by Martin B. Copenhaver
Both Judaism and Christianity are fundamentally religions of remembrance. In these religions, people come to know God, not through a set of abstract philosophical principles or even religious rituals, as much as through the nitty-gritty realities of human history, a history that needs to be remembered.
When Moses led the people of Israel out of Egypt, his first word was remember: “Remember this day on which you came out of Egypt, out of the house of slavery.” (Exodus 13:3)
When King David brought the ark of the covenant into the holy city, he lead the people in singing:
Remember the wonderful works the Lord has done,
His miracles and the judgments
Remember his covenant forever,
The word that he commanded
For a thousand years. (1 Chronicles 16:12, 15)
Many of the psalms include the injunction to remember:
“Bless the Lord, O my soul,
And do not forget his benefits” (103:2).
We Christians are heirs to this way of encountering God. Jesus tells stories — memorable ones — and even his actions are meant to be an aid to memory: “Do this in remembrance of me.”
So it is fitting that, according to Matthew, Jesus’ last words before ascending into heaven were these: “Remember, I am with you always, to the end of the age.”
We remember because we cannot tell the story of our faith — or our own story — without remembering.
But how are we to remember faithfully? That’s a question I have been pondering a lot these days. After all, there are different kinds of memories and not all are equally valuable or equally faithful. Not all ways of remembering serve us — or serve our God.
For instance, nostalgia is a persistent temptation in our time. I call nostalgia a temptation because it can make us idealize the past and in ways that make the present pale by comparison. If we are not careful, nostalgia can rob the present of delight and deprive the future of hope. And nostalgia does not always tell the truth. Sometimes nostalgia can be nothing more than a longing to get back to a time that never was.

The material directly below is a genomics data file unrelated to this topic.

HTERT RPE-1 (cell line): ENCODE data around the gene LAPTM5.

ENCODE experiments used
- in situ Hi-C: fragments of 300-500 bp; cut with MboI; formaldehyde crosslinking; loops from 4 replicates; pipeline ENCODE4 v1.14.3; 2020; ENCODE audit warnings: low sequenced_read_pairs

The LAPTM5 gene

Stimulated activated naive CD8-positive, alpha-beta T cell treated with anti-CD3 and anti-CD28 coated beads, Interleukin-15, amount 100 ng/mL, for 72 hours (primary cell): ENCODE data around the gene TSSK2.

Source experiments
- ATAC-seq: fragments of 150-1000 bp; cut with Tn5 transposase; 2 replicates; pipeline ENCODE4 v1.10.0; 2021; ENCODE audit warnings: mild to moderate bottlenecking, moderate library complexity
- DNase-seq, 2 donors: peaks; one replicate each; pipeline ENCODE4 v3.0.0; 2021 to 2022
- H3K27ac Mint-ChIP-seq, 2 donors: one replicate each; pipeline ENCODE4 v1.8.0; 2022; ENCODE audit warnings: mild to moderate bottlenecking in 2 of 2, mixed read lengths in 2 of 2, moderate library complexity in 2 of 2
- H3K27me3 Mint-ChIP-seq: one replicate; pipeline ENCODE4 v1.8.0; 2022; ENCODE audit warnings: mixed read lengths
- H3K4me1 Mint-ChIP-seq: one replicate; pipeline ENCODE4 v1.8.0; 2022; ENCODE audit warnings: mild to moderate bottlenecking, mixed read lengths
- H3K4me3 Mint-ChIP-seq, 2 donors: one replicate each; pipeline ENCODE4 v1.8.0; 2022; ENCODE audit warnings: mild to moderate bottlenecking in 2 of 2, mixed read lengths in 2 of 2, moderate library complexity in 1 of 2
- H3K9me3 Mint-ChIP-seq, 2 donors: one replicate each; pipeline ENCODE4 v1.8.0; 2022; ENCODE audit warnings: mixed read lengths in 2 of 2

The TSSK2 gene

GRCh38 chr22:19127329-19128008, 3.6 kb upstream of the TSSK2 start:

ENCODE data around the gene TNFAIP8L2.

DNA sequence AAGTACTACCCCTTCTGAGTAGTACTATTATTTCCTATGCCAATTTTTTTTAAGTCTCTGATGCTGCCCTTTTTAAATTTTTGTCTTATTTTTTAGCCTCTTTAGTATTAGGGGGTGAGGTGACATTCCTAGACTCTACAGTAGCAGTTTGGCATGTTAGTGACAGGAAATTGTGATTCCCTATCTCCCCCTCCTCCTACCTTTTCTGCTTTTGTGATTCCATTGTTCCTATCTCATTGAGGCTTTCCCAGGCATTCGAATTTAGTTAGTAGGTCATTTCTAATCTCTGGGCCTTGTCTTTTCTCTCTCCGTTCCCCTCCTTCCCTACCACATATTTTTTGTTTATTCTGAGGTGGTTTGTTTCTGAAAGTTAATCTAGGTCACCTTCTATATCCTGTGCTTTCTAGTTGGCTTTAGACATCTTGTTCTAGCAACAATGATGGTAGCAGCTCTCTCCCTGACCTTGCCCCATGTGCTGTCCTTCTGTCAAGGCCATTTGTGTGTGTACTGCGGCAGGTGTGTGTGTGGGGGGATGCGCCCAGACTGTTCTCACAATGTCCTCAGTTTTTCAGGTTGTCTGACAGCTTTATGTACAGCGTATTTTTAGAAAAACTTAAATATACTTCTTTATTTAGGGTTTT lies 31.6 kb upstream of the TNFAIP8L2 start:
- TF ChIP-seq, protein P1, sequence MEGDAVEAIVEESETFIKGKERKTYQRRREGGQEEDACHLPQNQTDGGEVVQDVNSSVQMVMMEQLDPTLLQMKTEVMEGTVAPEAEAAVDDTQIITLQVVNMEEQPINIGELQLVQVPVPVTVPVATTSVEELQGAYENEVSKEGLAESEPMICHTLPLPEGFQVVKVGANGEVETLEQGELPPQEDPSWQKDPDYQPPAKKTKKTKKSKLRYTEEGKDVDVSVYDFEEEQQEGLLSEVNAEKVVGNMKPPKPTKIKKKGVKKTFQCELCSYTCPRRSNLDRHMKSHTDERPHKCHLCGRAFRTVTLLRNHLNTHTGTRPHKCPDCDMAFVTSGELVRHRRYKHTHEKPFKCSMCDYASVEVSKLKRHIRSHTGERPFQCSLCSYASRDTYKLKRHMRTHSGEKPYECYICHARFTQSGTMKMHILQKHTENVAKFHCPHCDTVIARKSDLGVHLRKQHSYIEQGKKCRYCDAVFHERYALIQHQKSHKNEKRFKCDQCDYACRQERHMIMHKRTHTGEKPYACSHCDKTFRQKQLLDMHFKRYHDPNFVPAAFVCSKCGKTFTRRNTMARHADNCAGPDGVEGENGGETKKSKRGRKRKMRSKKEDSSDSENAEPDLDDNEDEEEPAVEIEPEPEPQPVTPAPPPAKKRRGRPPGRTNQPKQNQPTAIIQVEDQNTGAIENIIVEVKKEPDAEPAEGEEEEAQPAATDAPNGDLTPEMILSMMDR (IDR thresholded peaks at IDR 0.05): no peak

Nostalgia is a particular temptation for older people — like me — who care about the church, and see the church changing, and in ways that can look a lot like diminishment. The church is not what it once was. The church used to be stronger, more vital, the best days are behind us — or so nostalgia whispers in our ear.
Nostalgia can be our response to what I call “the narrative of decline.” The church is not what it once was. It is in decline. We hear this narrative all the time these days, but I, for one, am weary of it. The narrative of decline is not only a boring narrative that does not draw the best from us, it is also not a faithful narrative.
As Christians we are assured that the good old days, no matter how good, are nothing compared to what God has in store for us. Remembering faithfully does not make the present pale by comparison. Rather, remembering faithfully helps make the present come alive and allows the future to expand and glow with promise.
The Apostle Paul quotes Isaiah to remind the Corinthians, and perhaps also to remind himself: “No eye has seen, nor ear heard, nor human heart conceived, what God has prepared for those who love him.” So look back, yes. But lean forward. God is up to something new in our time. It is up to us to discern what that is, and to get with the program.